There are two cathedrals on the Isle de Cite in the middle of Paris. One of them is well known. The other, Sainte Chappelle, less familiar – but I will never forget the moment my wife and I climbed into the nave. The cathedral rose around us into the heavens, windows falling in cascades of colour from gothic arches above, all supported only by a delicate tracery of stone that seemingly defied gravity.
I gasped. So did my wife.
It was a haunting vision; and it still haunts both of us. Inspiring? Absolutely. This is what writers look for; a place that triggers that emotion – a place where one can envisage the emotions of others who see it.
That is what I did, that astonishing day in the middle of Paris. I put on my historian’s hat, dredged up dusty old memories of Medieval Europe 101, which I’d done years before, and said to my wife, ‘Imagine how the peasants felt.’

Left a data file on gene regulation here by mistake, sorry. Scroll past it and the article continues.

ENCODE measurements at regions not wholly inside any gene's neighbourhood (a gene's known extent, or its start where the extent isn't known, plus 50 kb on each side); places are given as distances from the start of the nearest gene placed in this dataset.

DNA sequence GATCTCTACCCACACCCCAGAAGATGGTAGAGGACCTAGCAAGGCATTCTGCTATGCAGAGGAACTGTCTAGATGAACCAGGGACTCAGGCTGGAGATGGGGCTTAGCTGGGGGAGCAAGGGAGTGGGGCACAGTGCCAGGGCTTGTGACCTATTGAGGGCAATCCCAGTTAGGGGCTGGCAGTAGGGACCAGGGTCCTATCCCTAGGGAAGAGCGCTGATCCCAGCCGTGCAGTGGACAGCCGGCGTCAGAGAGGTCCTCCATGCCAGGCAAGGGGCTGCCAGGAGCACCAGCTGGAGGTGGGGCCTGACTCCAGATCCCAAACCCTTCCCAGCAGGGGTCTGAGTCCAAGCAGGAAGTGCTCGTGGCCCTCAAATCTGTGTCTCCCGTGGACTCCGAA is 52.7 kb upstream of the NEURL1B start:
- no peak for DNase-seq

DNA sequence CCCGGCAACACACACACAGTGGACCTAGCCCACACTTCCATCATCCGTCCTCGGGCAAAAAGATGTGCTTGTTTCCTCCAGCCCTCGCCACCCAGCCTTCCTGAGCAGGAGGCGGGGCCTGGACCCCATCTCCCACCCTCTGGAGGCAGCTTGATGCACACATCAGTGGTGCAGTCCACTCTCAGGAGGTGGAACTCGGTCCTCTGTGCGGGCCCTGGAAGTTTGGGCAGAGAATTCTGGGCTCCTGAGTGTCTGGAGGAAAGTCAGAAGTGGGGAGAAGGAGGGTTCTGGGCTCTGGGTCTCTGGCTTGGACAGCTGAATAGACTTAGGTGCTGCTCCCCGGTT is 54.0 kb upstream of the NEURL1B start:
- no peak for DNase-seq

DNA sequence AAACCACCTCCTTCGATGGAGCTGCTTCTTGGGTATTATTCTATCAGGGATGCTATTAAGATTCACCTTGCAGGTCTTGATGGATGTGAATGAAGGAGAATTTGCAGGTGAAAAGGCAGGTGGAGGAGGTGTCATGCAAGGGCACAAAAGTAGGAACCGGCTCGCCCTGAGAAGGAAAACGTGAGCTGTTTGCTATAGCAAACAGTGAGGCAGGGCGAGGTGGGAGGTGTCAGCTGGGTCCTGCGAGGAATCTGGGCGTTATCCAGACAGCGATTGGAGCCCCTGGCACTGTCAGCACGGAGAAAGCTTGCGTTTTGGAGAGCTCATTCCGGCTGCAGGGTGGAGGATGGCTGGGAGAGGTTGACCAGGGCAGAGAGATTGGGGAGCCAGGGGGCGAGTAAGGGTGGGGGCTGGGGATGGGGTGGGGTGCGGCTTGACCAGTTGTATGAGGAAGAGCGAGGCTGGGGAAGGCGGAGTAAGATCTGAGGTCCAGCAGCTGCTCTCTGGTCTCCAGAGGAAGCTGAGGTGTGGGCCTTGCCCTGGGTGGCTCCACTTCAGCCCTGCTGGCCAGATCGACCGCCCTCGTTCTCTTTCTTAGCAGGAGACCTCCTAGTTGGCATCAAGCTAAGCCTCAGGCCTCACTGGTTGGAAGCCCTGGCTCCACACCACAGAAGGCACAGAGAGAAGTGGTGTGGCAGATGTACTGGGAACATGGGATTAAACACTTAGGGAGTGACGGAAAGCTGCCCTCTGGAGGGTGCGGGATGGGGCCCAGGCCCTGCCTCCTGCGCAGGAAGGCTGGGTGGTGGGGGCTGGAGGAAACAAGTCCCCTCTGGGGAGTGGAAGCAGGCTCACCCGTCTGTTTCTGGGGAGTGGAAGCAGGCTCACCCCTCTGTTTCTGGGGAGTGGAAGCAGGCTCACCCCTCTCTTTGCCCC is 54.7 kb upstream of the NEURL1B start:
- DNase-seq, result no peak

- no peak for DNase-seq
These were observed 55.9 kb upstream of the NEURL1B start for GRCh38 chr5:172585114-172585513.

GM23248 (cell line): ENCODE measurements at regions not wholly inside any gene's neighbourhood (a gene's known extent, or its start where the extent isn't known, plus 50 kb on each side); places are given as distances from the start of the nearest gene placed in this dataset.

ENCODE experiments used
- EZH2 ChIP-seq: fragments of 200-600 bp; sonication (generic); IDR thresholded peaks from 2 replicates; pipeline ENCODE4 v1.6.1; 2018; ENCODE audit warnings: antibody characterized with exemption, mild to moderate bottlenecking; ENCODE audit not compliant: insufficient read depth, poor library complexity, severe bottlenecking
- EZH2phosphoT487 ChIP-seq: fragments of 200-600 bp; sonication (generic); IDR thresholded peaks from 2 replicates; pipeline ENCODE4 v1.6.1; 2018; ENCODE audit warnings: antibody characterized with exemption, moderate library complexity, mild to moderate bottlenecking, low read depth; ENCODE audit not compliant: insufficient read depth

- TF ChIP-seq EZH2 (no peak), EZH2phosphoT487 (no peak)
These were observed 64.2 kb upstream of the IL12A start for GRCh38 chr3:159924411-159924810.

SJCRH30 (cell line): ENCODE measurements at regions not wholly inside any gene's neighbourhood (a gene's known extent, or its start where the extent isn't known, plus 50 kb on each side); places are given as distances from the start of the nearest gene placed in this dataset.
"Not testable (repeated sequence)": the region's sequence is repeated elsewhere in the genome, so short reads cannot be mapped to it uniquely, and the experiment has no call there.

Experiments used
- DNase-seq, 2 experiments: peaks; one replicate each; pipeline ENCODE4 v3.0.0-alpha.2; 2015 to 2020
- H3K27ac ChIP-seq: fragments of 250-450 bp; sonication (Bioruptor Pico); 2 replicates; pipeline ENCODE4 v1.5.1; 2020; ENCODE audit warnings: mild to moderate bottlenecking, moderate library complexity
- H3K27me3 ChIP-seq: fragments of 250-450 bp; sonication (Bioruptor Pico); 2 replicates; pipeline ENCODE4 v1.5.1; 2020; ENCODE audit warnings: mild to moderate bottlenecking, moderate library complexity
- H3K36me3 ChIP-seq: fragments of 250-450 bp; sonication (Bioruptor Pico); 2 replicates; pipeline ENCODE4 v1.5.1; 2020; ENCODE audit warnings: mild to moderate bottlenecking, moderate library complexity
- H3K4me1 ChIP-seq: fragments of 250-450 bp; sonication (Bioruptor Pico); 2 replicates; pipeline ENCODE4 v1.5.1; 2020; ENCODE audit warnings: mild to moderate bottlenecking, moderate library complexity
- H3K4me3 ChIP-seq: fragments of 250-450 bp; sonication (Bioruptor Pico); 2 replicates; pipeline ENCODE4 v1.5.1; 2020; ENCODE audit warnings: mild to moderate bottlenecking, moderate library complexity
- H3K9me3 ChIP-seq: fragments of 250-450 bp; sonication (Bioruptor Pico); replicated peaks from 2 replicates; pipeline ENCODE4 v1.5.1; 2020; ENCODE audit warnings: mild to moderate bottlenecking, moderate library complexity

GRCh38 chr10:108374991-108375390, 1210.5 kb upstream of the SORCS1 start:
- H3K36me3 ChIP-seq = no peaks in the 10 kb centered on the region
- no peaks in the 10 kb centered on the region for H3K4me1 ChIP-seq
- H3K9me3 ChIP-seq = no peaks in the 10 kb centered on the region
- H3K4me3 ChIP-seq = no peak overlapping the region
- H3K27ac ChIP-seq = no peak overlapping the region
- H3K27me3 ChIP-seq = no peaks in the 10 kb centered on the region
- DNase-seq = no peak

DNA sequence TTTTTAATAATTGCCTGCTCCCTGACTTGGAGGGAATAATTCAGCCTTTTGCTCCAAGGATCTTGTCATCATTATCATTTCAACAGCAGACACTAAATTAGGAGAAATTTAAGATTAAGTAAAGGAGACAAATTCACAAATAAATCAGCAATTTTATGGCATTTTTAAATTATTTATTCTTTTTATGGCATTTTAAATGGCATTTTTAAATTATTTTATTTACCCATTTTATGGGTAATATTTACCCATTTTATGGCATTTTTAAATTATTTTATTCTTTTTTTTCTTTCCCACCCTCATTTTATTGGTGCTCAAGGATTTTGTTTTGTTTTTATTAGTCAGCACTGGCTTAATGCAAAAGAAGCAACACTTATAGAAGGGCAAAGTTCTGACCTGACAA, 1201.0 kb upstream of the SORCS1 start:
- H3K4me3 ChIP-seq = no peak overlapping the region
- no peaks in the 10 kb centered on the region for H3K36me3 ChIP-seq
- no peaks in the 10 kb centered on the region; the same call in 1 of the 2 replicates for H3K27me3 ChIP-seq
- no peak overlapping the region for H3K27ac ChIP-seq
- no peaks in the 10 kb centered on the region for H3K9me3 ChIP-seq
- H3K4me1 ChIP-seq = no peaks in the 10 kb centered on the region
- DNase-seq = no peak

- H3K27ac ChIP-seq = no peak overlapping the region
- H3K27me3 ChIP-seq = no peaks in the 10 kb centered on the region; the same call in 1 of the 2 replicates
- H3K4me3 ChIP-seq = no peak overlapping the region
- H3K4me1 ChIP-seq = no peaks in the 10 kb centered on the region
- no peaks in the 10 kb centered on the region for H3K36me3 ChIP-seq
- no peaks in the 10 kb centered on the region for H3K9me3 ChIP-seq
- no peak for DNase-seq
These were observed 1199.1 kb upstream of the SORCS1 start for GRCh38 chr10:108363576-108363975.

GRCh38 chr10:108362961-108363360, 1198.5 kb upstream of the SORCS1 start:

Imagine it. There they were, I explained, living in their hovels around the Seine, with rush-strewn floors and leaky thatched roofs, with their animals lowing and whickering around them. And then, as evening drew on and the church bell tolled, they would make their way into – into this. A cathedral of light; vaulting stone that embodied promised glory – and delivered, with sunset light pouring through tall windows framed by slender pillars, while chanting of the choir floated to the heavens.
Medieval engineers stretched stone technology to the limit with St Chapelle, which was begun around 1248. They did it by raising the floor – in effect, lowering the eye line of the windows – and by thickening the buttresses. That unloaded the walls and allowed them to make that delicate tracery of stone.
To make it inspiring. Inspiring for people then, inspiring for people now. And not just for writers. For all of us.
Do you have places that you find inspiring like this? I’d love to hear from you.
Part 2 – Notre Dame – in a fortnight. Next week – the Sydney Writers’ Walk.
Copyright © Matthew Wright 2012